Motherhood is a contact sport — which explains why, on a perfect fall morning, Katy Cameron stood in a park and did rep after rep of bicep curls. Providing the resistance that every athlete needs, Cameron’s 2-year-old daughter, Mila, sprawled horizontally across her mother’s forearms.
Every time Mila’s body made contact with her mother’s torso, the little girl erupted into giggles. Once each set of repetitions had been completed, mother and daughter faced each other across a yoga mat and performed a series of rapid push-ups.
Cameron briefly nestled her face in Mila’s dark curls. “You’re making my arms, burn, girl,” she said.
It was a typical moment from a typical workout in the Aberdeen branch of Stroller Strong Moms, a national fitness organization with the motto, “Sweat Like a Mother.”
More than half a dozen local moms get together up to five times a week in Millard Tydings Memorial Park in Havre de Grace to run laps, crab walk and perform push-ups and planks. Their toddlers and preschool-age children hang out nearby in their strollers, blowing bubbles and shouting out suggestions that their moms perform exercises with names that amused them, such as “burpee.”
Strong Stroller Moms, which uses the acronym SLAM, was founded in 2011 in Columbus, Georgia, by an Army wife and mother of three who wanted to create a forum that combined community support with a child-friendly workout regimen.
According to the group’s website: “We believe in showing our children that your body is the greatest instrument that you will ever own, and that through movement you can build strength." The website lists about three dozen SLAM chapters throughout the U.S., including one each in Annapolis and Washington and two in England.
“This is very inspiring for mothers like me,” said Soyoung Forry as she stopped to check on her two children: Adam, 4 and Sarah, 2. “I can take my kids with me when I exercise and know that they are safe.”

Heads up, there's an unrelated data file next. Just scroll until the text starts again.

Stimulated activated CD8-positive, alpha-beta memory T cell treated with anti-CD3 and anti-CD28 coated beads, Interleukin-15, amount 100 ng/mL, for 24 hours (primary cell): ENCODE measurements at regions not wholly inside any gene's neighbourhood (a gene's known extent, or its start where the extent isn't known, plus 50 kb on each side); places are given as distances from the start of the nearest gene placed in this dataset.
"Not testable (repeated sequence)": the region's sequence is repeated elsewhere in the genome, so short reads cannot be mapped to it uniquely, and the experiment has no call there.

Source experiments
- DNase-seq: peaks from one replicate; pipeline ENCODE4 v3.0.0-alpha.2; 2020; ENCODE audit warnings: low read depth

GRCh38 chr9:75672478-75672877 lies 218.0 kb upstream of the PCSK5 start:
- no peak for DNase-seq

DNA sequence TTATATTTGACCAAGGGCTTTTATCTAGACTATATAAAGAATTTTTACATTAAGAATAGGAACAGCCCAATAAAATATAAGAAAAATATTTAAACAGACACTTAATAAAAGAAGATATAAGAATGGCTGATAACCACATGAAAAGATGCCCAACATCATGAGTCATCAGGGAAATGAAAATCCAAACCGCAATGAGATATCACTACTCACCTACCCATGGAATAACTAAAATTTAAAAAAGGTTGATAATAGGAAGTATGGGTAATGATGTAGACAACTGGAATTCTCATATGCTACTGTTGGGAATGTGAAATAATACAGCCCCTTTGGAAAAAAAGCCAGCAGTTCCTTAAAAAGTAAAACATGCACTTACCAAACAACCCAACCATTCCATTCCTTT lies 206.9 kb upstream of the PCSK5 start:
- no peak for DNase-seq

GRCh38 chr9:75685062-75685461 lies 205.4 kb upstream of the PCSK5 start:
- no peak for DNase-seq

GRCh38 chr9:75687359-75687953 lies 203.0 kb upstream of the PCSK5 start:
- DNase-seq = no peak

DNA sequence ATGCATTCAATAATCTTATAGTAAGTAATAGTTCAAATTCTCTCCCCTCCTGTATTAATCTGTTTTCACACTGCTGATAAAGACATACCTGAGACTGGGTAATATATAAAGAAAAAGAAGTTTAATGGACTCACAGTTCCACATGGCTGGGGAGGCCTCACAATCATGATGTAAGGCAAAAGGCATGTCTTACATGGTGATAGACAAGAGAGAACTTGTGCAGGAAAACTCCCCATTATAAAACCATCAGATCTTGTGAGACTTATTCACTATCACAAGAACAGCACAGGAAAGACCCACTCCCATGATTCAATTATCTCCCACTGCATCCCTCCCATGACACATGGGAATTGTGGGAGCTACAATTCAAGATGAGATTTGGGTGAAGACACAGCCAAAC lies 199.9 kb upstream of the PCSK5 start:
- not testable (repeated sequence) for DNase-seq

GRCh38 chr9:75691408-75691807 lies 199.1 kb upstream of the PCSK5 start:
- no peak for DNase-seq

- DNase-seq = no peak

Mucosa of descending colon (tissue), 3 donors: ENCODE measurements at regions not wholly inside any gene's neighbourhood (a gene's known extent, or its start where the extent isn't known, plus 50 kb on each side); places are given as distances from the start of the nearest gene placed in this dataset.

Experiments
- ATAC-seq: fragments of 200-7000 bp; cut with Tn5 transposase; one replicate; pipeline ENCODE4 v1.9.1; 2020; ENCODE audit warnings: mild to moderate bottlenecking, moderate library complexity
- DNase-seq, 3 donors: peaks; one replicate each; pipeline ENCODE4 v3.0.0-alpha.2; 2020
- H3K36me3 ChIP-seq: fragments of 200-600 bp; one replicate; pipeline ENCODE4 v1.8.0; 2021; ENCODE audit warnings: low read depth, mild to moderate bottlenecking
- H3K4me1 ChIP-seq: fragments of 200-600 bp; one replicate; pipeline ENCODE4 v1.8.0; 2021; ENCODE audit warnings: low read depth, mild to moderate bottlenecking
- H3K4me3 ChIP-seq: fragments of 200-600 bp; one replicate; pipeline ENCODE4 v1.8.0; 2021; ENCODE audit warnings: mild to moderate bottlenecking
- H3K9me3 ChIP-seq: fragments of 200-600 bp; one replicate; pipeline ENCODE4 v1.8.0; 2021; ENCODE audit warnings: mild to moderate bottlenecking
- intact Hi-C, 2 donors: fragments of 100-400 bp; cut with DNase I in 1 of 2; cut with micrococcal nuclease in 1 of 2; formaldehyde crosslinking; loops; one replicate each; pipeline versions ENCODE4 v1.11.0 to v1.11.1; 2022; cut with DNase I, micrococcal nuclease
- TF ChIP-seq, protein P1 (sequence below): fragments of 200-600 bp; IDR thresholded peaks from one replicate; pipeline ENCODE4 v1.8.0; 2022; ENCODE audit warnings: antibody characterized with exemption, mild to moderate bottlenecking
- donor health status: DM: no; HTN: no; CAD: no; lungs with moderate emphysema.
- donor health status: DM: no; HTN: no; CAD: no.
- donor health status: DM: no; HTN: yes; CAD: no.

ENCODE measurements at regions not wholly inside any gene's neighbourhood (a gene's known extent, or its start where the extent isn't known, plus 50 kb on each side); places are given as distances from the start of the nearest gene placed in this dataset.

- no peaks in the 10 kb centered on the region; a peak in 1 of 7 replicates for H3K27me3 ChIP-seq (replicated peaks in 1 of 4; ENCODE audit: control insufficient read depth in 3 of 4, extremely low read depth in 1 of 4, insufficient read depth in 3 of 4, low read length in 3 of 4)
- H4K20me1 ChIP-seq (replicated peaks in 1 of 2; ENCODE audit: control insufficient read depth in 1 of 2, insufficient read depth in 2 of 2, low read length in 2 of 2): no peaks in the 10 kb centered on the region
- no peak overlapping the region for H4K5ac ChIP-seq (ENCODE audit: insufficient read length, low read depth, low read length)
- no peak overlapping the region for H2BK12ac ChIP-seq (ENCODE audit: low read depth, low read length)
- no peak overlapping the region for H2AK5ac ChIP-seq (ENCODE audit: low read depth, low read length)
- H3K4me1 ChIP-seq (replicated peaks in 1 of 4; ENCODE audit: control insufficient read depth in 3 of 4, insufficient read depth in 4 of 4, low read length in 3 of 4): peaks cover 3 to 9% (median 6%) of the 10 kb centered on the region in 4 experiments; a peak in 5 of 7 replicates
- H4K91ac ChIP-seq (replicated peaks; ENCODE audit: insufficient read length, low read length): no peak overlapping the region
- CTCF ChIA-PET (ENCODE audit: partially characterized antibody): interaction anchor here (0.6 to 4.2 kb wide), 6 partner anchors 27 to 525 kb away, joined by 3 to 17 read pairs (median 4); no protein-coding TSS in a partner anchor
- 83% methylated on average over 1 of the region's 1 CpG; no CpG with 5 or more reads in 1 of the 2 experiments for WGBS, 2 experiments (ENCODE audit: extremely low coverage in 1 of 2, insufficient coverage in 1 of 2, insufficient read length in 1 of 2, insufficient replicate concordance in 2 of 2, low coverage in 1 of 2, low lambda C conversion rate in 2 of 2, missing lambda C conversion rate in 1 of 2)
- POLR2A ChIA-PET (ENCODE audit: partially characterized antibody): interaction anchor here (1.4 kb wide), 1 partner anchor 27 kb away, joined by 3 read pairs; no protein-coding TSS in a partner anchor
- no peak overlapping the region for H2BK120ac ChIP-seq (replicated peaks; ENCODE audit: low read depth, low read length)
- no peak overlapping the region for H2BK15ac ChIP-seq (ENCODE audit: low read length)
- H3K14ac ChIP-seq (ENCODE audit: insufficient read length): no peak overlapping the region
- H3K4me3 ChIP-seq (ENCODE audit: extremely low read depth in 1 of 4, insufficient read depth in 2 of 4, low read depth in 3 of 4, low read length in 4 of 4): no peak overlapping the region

Many groups generally have two leaders. The Aberdeen branch is led by Katy Cameron, a certified group fitness and yoga instructor, and Katie Walrabenstein (aka “K Dubs"), a registered nurse. While Walrabenstein leads the moms in increasingly intense challenges, Cameron cares for the kids.
“What’s up, Sawyer, man?” Cameron asked as Walrabenstein’s toddler began to fuss. She spied the source of his distress: one of Sawyer’s blue rubber Wellies had fallen onto the grass, exposing one tiny foot. Within seconds, the boot was back where it belonged and Sawyer was once again all smiles.
The leaders make the workouts fun; a recent session included a game of “This or that.” Depending on their answers to a series of questions (“If you had to give up something for a year, would you give up movies or music? Thanksgiving or Halloween?”) the mothers propelled themselves backward or forward across the grass on their hands and feet in a scuffle reminiscent of Maryland’s favorite crustacean – crabs.
Make no mistake: These moms work hard. When the workout began, the temperature outdoors barely cracked 60 degrees. But within minutes, the women’s faces were shining with sweat.
“Great job, mamas,” K Dubs yelled during an especially grueling relay. “You look so strong! You’ve got this!”
The community SLAM builds, the women say, is as important as the workouts. A one month all-access pass costing $60 provides not only unlimited workouts but monthly moms-night-out events, children’s tea parties and other special events.
“My 5-year-old can make friends like that,” said SLAM member Laura Jordan, snapping her fingers, "and it’s all because of SLAM. I have never felt as welcomed into a group as I did when I walked into my first SLAM class. You’re just immediately safe and accepted and supported.